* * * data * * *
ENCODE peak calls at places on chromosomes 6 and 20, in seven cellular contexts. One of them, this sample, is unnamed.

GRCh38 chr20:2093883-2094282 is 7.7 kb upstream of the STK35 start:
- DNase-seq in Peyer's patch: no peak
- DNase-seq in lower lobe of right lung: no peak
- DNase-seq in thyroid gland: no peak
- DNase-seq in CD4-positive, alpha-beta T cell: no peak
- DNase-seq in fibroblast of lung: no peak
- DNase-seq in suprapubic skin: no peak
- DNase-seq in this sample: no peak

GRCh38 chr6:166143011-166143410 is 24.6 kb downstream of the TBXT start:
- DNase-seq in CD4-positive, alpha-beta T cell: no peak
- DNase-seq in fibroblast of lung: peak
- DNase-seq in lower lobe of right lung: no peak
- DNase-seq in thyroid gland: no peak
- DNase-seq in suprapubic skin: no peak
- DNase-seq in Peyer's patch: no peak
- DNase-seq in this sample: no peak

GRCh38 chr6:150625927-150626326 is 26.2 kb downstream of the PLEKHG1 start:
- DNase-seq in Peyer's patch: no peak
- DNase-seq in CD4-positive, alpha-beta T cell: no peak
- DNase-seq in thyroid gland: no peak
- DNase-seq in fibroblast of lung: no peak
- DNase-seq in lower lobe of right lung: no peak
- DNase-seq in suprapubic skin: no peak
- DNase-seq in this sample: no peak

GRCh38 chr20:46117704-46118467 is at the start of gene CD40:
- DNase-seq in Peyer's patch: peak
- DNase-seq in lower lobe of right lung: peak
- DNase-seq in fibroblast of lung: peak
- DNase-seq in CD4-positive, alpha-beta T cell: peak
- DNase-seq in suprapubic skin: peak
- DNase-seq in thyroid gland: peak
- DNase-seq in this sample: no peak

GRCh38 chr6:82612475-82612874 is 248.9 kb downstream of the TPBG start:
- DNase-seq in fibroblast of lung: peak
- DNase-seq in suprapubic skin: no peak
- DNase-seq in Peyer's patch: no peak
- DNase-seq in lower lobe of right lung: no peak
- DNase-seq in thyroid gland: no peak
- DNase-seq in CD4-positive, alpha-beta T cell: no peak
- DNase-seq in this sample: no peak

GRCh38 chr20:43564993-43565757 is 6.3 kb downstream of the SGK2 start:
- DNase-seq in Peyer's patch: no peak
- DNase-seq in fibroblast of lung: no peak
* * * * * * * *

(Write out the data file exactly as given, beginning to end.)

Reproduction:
ENCODE peak calls at places on chromosomes 6 and 20, in seven cellular contexts. One of them, this sample, is unnamed.

GRCh38 chr20:2093883-2094282 is 7.7 kb upstream of the STK35 start:
- DNase-seq in Peyer's patch: no peak
- DNase-seq in lower lobe of right lung: no peak
- DNase-seq in thyroid gland: no peak
- DNase-seq in CD4-positive, alpha-beta T cell: no peak
- DNase-seq in fibroblast of lung: no peak
- DNase-seq in suprapubic skin: no peak
- DNase-seq in this sample: no peak

GRCh38 chr6:166143011-166143410 is 24.6 kb downstream of the TBXT start:
- DNase-seq in CD4-positive, alpha-beta T cell: no peak
- DNase-seq in fibroblast of lung: peak
- DNase-seq in lower lobe of right lung: no peak
- DNase-seq in thyroid gland: no peak
- DNase-seq in suprapubic skin: no peak
- DNase-seq in Peyer's patch: no peak
- DNase-seq in this sample: no peak

GRCh38 chr6:150625927-150626326 is 26.2 kb downstream of the PLEKHG1 start:
- DNase-seq in Peyer's patch: no peak
- DNase-seq in CD4-positive, alpha-beta T cell: no peak
- DNase-seq in thyroid gland: no peak
- DNase-seq in fibroblast of lung: no peak
- DNase-seq in lower lobe of right lung: no peak
- DNase-seq in suprapubic skin: no peak
- DNase-seq in this sample: no peak

GRCh38 chr20:46117704-46118467 is at the start of gene CD40:
- DNase-seq in Peyer's patch: peak
- DNase-seq in lower lobe of right lung: peak
- DNase-seq in fibroblast of lung: peak
- DNase-seq in CD4-positive, alpha-beta T cell: peak
- DNase-seq in suprapubic skin: peak
- DNase-seq in thyroid gland: peak
- DNase-seq in this sample: no peak

GRCh38 chr6:82612475-82612874 is 248.9 kb downstream of the TPBG start:
- DNase-seq in fibroblast of lung: peak
- DNase-seq in suprapubic skin: no peak
- DNase-seq in Peyer's patch: no peak
- DNase-seq in lower lobe of right lung: no peak
- DNase-seq in thyroid gland: no peak
- DNase-seq in CD4-positive, alpha-beta T cell: no peak
- DNase-seq in this sample: no peak

GRCh38 chr20:43564993-43565757 is 6.3 kb downstream of the SGK2 start:
- DNase-seq in Peyer's patch: no peak
- DNase-seq in fibroblast of lung: no peak